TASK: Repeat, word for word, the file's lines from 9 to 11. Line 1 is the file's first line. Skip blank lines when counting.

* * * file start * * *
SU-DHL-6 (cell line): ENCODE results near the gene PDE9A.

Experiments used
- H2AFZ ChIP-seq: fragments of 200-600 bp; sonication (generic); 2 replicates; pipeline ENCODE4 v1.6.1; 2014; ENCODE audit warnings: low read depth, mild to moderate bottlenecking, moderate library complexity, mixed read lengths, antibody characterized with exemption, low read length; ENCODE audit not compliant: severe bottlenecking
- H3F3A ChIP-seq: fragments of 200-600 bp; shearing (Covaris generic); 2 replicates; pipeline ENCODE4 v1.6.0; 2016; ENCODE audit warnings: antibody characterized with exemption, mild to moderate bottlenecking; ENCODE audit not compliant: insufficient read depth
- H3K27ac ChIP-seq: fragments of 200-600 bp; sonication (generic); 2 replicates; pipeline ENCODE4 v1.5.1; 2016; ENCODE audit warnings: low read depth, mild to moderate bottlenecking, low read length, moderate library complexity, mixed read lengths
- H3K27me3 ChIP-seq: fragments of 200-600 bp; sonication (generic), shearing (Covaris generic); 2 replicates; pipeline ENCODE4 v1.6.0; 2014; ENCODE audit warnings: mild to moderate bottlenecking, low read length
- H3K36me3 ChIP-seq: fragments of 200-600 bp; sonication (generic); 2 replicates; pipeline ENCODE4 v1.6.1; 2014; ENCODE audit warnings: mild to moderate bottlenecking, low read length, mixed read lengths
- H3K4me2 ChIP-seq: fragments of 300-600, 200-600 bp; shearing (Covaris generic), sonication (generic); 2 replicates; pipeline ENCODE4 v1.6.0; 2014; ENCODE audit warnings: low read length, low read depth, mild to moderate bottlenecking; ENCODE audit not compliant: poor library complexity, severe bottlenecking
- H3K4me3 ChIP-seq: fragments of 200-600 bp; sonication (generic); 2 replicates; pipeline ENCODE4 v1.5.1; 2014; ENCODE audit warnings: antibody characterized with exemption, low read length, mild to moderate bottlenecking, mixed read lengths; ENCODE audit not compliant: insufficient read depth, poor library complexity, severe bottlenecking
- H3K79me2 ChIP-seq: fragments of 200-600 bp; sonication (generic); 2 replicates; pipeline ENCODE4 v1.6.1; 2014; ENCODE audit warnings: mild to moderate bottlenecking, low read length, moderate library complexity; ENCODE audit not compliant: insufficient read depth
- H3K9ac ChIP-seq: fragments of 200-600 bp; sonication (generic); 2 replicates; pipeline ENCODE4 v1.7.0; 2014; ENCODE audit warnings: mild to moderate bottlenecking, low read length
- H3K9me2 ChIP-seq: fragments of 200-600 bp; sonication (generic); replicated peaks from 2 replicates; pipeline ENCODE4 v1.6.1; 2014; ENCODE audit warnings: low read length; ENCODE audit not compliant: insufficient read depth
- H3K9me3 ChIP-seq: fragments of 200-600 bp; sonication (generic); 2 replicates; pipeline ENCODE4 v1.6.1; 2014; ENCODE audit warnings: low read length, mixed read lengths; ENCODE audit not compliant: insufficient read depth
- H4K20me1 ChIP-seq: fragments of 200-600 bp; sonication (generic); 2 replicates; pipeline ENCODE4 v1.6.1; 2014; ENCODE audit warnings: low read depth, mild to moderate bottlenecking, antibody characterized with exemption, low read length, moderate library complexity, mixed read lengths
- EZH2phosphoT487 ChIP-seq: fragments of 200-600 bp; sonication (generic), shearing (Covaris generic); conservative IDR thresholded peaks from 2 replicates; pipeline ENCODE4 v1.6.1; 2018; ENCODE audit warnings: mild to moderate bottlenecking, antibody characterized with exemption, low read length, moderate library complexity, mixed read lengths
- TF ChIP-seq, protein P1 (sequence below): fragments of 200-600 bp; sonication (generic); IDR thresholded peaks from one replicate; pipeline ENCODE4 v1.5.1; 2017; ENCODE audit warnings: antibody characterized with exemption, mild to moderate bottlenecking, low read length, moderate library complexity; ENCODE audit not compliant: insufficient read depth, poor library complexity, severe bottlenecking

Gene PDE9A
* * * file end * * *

- H3K4me3 ChIP-seq: fragments of 200-600 bp; sonication (generic); 2 replicates; pipeline ENCODE4 v1.5.1; 2014; ENCODE audit warnings: antibody characterized with exemption, low read length, mild to moderate bottlenecking, mixed read lengths; ENCODE audit not compliant: insufficient read depth, poor library complexity, severe bottlenecking
- H3K79me2 ChIP-seq: fragments of 200-600 bp; sonication (generic); 2 replicates; pipeline ENCODE4 v1.6.1; 2014; ENCODE audit warnings: mild to moderate bottlenecking, low read length, moderate library complexity; ENCODE audit not compliant: insufficient read depth
- H3K9ac ChIP-seq: fragments of 200-600 bp; sonication (generic); 2 replicates; pipeline ENCODE4 v1.7.0; 2014; ENCODE audit warnings: mild to moderate bottlenecking, low read length